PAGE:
• He was abducted by four masked men and driven to the remote townland of Lyracrumpane, where he was beaten up and left stranded after his car was burnt out.
  • Members of a family have to live in three different areas of the city, all because their home is burnt out, declared Alderman Pat Kennedy to the city council.
  • Several bins on the street are being destroyed every weekend, people are getting up on Sunday morning and finding that their property has been burnt out, one angry resident told the Kildare Nationalist.

burn up

1(Of a fire) produce brighter and stronger flames.
More example sentences
  • There are three major fires burning up there with smoke going high into the sky, and just beside us here, an oil tanker is well on fire.
  • He quickly pulled the match head across the strip, a flame quickly burning up on that very tip.
  • ‘I think we may get the fire to burn up again,’ he added, throwing some logs upon the embers.
2(Of an object entering the earth’s atmosphere) be destroyed by heat.
More example sentences
  • Most meteorites travelling towards earth burn up in the atmosphere, but it's estimated that on average, one does make it through each week.
  • When you considering how many meteors burn up on entering our atmosphere it's obvious that if even the tiniest little thing goes wrong with the heat protection then it's curtains.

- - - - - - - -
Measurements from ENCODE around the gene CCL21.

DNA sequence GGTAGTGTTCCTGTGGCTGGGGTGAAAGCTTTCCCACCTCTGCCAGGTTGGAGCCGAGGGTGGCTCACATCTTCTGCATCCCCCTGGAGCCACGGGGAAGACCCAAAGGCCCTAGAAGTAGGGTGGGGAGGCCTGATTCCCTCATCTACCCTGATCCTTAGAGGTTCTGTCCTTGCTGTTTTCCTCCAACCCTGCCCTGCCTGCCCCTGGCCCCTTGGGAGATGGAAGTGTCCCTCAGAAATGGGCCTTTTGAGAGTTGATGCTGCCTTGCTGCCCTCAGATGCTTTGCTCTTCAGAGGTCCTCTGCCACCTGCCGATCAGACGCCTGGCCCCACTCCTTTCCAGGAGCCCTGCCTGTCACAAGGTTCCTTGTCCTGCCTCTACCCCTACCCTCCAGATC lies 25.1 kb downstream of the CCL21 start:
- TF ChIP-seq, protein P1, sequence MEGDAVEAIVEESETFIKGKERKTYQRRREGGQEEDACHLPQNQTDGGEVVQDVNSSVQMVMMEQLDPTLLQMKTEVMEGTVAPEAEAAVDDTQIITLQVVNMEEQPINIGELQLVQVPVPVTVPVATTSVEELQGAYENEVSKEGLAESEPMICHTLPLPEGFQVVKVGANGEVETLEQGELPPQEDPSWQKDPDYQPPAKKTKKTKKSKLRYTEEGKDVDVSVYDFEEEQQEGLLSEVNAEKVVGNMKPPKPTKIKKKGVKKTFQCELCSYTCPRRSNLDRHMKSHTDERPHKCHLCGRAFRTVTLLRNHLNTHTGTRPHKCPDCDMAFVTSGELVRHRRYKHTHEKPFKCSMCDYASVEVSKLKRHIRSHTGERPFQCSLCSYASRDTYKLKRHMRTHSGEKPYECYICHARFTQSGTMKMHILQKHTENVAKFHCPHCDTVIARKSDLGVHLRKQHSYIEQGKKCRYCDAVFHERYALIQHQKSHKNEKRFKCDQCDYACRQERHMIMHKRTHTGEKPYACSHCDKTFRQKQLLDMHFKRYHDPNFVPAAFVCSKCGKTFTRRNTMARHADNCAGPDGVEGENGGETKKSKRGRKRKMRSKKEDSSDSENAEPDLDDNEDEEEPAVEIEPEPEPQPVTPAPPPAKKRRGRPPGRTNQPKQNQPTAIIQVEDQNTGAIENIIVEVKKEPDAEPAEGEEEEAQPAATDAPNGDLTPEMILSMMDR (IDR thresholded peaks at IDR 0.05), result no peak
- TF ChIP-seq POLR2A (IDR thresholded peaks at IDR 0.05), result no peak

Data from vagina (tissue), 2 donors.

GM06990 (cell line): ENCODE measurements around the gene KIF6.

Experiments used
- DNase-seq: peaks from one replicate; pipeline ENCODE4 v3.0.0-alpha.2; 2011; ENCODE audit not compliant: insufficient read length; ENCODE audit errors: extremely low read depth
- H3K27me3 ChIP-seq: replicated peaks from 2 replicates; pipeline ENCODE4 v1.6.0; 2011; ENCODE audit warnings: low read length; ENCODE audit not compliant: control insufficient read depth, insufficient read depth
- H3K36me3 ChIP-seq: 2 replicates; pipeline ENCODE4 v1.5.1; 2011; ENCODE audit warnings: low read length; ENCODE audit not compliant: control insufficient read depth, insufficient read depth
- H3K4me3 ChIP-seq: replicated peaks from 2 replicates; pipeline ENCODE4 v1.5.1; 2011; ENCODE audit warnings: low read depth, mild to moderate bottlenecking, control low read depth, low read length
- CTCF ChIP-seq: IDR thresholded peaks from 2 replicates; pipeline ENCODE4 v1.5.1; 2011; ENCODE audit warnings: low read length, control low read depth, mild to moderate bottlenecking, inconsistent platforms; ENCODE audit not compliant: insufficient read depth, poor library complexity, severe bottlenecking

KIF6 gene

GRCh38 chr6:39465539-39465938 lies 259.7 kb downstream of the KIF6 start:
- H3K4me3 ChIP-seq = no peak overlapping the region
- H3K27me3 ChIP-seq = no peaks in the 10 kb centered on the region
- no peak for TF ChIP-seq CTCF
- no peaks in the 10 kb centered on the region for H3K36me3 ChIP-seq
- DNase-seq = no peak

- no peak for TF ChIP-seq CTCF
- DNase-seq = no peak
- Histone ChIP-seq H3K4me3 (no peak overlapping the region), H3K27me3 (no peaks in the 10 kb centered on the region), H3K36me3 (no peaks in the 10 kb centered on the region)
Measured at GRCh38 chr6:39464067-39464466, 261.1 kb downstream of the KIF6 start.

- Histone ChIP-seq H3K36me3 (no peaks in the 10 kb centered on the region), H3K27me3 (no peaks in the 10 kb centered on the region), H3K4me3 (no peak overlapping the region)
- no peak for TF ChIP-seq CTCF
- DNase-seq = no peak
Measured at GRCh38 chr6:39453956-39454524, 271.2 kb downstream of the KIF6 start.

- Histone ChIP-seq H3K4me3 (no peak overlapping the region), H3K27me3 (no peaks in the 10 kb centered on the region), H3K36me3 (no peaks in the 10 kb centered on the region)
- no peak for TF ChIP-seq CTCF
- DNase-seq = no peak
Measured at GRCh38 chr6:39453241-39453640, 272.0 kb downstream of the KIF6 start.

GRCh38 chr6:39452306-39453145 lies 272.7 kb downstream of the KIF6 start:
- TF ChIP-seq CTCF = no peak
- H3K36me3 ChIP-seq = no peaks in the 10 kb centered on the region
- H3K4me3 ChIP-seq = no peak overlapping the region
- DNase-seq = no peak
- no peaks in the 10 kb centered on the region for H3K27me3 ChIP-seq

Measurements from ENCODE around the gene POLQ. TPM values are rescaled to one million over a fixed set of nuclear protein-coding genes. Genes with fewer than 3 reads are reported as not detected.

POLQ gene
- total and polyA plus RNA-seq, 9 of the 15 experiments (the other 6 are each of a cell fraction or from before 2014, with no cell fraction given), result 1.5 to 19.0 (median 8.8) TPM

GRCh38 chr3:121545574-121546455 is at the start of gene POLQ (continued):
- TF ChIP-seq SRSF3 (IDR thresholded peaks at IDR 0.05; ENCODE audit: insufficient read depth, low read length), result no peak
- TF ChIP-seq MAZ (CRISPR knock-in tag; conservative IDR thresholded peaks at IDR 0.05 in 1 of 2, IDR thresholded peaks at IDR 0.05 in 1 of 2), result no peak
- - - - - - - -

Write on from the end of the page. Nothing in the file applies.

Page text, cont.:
• The Foton-M2 service module was hereafter separated from the re-entry module and, as planned, burnt up in Earth's atmosphere.

burn someone up

North American informal Make someone very angry.
More example sentences
  • Rather dumbfounded, I said, ‘What burns you up?’
  • Nothing burns me up more than to see a rich, white, educated defendant walk out of the courthouse on bail when a minority defendant who did the same thing is under the jail.
  • But anyway, that kind of thing burned me up.

Definition of burn in:

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Word of the day epyllion
Pronunciation: əˈpilēən
noun
a narrative poem resembling an epic in style...

There are 2 definitions of burn in English:

burn2

Line breaks: burn
Pronunciation: /bəːn
 
/

noun

Scottish & Northern English
A small stream.
More example sentences
  • Make sure you are casting where saltwater meets the fresh of a burn, stream or river.
  • Rivers and burns became torrents and turned the colour of pus.
  • The hill burns are torrents of water and the main river a chocolate flood.

Origin

Old English burna, burn(e), of Germanic origin; related to Dutch bron and German Brunnen 'well'.

Definition of burn in: